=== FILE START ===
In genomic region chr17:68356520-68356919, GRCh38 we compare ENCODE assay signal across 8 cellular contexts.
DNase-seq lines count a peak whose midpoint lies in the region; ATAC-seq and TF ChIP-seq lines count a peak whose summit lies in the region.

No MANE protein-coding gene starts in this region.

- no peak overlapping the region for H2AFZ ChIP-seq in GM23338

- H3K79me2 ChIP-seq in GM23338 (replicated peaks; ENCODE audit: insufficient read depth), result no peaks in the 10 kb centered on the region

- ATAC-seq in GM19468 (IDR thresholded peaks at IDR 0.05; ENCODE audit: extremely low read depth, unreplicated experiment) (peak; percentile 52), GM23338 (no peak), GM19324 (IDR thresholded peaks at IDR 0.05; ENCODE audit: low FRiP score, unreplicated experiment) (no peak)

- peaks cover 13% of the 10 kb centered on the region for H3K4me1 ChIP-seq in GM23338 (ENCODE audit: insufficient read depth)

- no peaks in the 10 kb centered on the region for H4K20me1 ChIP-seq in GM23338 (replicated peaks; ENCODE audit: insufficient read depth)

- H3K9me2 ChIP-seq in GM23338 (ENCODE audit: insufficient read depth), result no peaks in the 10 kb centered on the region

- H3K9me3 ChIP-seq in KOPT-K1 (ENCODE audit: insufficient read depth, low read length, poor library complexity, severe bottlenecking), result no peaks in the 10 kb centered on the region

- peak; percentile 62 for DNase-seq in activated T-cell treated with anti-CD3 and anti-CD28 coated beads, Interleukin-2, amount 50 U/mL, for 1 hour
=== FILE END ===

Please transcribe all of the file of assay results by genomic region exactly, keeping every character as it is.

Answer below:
In genomic region chr17:68356520-68356919, GRCh38 we compare ENCODE assay signal across 8 cellular contexts.
DNase-seq lines count a peak whose midpoint lies in the region; ATAC-seq and TF ChIP-seq lines count a peak whose summit lies in the region.

No MANE protein-coding gene starts in this region.

- no peak overlapping the region for H2AFZ ChIP-seq in GM23338

- H3K79me2 ChIP-seq in GM23338 (replicated peaks; ENCODE audit: insufficient read depth), result no peaks in the 10 kb centered on the region

- ATAC-seq in GM19468 (IDR thresholded peaks at IDR 0.05; ENCODE audit: extremely low read depth, unreplicated experiment) (peak; percentile 52), GM23338 (no peak), GM19324 (IDR thresholded peaks at IDR 0.05; ENCODE audit: low FRiP score, unreplicated experiment) (no peak)

- peaks cover 13% of the 10 kb centered on the region for H3K4me1 ChIP-seq in GM23338 (ENCODE audit: insufficient read depth)

- no peaks in the 10 kb centered on the region for H4K20me1 ChIP-seq in GM23338 (replicated peaks; ENCODE audit: insufficient read depth)

- H3K9me2 ChIP-seq in GM23338 (ENCODE audit: insufficient read depth), result no peaks in the 10 kb centered on the region

- H3K9me3 ChIP-seq in KOPT-K1 (ENCODE audit: insufficient read depth, low read length, poor library complexity, severe bottlenecking), result no peaks in the 10 kb centered on the region

- peak; percentile 62 for DNase-seq in activated T-cell treated with anti-CD3 and anti-CD28 coated beads, Interleukin-2, amount 50 U/mL, for 1 hour